This stretching they're talking about should be nowhere big enough to cause a yielding in the chain material. So the material attains its original shape after unloading like a spring, and the real question then becomes - how will a 100 thou inch change in chain length in the worst case scenario affects overall power transmission efficiency? Is it any more significant than the normal vibrations introduced into the chain due to tensile load changes and sprocket tooth effect? Does the stretching get better or worsen in weaker chains when the chain is misaligned/cross chained? Finally in the big scheme of things, how will cyclic stretching/unstretching react with notorious elements like salt water? Could it possibly accelerate the failure of cut-out chains in those circumstances?

What do you think? While you sip your coffee, you may also be interested in glancing at a "shifting performance" study done on chains through Wippermann, the hardly surprising conclusion of which was that there is no observable correlation between a worn chain and shifting performance compared to a new one. You just may not want to break your bank over a chain.

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  1. Dave Kina1:48 AM

    I ride a Wippermann 10 sx. I have been for about 4 seasons. one of them lasted about 7,000 miles. great chains and an easy connex link for removal to thoroughly clean the chain futher preventing unneccessary friction from dirt etc. BE SURE TO PUT THE CONNEX LINK ON THE CORRECT SIDE OR ELSE IT WILL SKIP IN THE SMALLER COGS. I haven't broken one of these chains.

  2. Steve Lubanski1:49 AM

    In this era of stupid, stretch does not concern me nearly as much as the lack of pin overlap to the plates. Esp. with shifting systems then have the ability to change two or three gears at a time.

  3. Huh? I’m not sure I understand what you’re trying to say when you say “lack of pin overlap to the plates”. With respect to “stupid”, I sort of agree with you. The amount of stretch is small. I don’t know if you can really feel it, but what fun would bicycle parts be if you weren’t comparing theoretical advantages of, for example, the aerodynamic efficiency of the tire bead / rim interface of one tire versus another, or the like. The point is that some chains stretch almost twice as much as Wippermann chains do. Wippermann chains are stronger, wear longer, shift as well, and stretch less than the competition. They also feature the advantage of the Connex quick link. And yes, full disclosure, I import and sell them." - Tom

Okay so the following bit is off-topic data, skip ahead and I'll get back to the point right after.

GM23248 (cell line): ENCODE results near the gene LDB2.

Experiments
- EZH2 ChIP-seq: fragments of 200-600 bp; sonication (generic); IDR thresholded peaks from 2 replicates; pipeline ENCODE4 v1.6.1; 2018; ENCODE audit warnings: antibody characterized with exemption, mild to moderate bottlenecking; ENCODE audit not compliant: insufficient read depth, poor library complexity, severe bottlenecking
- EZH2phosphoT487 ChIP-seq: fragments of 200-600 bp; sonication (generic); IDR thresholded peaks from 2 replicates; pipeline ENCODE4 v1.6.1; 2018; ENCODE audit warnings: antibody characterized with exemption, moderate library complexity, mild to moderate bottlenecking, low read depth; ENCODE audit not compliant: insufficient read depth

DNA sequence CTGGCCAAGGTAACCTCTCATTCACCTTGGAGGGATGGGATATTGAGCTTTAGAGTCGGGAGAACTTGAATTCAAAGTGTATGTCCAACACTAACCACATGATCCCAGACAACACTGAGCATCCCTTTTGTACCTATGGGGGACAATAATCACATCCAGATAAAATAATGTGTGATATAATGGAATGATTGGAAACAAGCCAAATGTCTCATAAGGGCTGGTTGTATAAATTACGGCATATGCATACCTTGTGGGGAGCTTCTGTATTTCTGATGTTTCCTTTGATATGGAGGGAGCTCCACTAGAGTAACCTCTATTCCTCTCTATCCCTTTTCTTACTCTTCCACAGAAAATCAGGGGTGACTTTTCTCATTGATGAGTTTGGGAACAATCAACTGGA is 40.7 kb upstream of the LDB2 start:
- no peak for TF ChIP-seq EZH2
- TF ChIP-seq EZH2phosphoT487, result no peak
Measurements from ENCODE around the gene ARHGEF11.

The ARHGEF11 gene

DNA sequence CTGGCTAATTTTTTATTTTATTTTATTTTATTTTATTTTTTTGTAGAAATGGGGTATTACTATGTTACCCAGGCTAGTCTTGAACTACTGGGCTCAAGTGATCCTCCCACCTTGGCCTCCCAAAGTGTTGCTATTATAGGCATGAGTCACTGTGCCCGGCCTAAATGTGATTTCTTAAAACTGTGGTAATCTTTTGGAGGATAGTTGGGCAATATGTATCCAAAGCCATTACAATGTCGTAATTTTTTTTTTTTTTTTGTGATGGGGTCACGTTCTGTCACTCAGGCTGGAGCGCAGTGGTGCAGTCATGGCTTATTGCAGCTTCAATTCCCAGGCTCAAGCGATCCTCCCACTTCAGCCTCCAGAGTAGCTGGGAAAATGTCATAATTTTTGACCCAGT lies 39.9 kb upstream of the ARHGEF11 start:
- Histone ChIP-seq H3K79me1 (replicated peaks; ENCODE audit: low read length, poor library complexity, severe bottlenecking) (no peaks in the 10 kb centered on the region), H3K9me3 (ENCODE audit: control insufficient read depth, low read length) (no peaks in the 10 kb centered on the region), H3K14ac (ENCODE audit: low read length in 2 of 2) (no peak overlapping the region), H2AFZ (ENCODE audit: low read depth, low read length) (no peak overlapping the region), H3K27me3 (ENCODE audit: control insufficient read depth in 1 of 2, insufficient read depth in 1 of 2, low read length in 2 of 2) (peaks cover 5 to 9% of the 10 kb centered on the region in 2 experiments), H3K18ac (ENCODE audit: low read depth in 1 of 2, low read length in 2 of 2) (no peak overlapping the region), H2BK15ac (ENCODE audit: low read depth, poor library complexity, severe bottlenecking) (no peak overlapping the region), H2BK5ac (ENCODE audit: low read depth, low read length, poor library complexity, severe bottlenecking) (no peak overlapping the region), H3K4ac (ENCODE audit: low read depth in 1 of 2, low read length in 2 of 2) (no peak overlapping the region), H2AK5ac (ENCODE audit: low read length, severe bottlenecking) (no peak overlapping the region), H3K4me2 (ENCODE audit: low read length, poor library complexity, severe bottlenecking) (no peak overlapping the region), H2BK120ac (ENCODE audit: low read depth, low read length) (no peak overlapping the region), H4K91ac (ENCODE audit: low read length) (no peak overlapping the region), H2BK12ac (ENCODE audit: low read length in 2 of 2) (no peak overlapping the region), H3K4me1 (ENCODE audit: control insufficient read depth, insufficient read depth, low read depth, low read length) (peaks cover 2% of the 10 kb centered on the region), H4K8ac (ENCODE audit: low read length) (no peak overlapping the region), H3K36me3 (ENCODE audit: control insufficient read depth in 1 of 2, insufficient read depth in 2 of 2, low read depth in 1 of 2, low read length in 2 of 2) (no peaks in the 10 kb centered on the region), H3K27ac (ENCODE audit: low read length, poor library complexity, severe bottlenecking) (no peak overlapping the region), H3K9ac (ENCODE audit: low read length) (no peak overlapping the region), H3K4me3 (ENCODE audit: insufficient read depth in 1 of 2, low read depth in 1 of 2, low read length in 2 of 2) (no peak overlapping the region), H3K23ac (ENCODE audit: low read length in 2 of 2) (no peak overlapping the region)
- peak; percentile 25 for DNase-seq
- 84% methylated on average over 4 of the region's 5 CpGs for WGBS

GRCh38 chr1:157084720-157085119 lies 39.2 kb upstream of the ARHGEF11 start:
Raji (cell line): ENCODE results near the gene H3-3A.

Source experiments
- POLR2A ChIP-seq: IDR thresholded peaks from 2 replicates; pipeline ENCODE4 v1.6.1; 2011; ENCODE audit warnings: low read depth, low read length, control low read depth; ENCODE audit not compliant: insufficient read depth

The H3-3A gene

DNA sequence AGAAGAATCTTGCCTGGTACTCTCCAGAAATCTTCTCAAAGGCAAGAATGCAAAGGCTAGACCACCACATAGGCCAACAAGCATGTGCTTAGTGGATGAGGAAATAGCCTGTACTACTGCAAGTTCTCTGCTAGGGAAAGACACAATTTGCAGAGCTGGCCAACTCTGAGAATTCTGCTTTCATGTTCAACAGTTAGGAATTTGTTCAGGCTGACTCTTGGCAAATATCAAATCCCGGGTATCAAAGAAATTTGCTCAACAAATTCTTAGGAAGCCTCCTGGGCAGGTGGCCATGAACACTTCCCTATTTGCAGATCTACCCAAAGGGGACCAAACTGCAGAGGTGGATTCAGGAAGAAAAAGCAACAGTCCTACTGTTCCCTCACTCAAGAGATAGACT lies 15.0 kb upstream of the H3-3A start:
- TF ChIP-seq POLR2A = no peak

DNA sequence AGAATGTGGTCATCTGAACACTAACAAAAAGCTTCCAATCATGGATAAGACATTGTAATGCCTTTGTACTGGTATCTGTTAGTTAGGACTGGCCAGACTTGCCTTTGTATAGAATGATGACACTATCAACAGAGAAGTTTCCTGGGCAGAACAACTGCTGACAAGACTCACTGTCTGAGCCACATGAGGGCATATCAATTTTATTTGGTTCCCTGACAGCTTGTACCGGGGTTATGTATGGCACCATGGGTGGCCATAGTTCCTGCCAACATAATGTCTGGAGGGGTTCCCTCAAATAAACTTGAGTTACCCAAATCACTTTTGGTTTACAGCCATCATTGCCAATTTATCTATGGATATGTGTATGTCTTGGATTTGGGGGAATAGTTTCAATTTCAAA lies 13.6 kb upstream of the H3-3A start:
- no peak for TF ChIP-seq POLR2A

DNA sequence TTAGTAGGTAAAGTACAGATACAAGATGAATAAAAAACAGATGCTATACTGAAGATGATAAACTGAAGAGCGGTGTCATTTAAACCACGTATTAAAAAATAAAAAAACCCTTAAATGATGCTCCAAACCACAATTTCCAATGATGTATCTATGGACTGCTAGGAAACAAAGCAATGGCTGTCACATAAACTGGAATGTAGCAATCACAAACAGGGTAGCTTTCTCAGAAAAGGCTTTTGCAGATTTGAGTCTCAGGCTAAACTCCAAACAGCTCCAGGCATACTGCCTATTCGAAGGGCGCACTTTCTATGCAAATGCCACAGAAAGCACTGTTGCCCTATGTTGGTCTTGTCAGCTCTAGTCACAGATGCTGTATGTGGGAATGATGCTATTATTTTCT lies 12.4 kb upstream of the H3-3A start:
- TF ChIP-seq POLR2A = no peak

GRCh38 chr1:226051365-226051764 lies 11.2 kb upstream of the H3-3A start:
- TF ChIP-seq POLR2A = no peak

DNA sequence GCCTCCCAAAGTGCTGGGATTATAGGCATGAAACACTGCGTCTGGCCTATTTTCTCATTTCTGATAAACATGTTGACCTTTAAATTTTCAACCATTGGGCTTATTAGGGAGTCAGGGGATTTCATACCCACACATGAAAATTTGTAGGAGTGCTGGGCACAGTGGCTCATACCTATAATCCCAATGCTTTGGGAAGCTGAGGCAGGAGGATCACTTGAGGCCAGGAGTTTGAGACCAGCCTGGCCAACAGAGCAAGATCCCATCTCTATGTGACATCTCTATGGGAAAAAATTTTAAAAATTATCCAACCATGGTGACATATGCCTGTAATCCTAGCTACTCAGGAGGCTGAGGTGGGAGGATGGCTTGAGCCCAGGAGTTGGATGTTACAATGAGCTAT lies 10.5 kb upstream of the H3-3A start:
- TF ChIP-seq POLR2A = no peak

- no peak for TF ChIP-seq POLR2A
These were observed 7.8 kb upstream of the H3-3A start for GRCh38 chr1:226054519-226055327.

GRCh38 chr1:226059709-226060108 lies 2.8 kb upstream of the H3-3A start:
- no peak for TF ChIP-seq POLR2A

4. Steve Lubanski1:50 AM

    What I meant as pin overlap, is how much of the pin protrudes beyond the plate. Many bridges de designed with a flush style system like used on 10 and 11 speed chains failed or were retrofited because of the bad design.

  5. Steve Lubanski1:51 AM

    what I love is Campy 10 and 11 spd chains. When putting them together, there is a warning, Do not remove links from this side. After the chain is together, Where is this side!!!!!!!!!!!!!!

  6. Wheel less in Sestriere after leaving the front wheel outside my mate's appartment in Torino !

    Last Saturday the Dureace chain lost a link after a season of use . New magic pin lassted a few hours and then the link opened again . Sunday on Passo Gaiai the chain received more heavy abuse and repeated three times except the second time it carried away the front mech . Turned the chain around and put in another pin and ridden the etappe ( google Parrabuddy for the story ) each day since .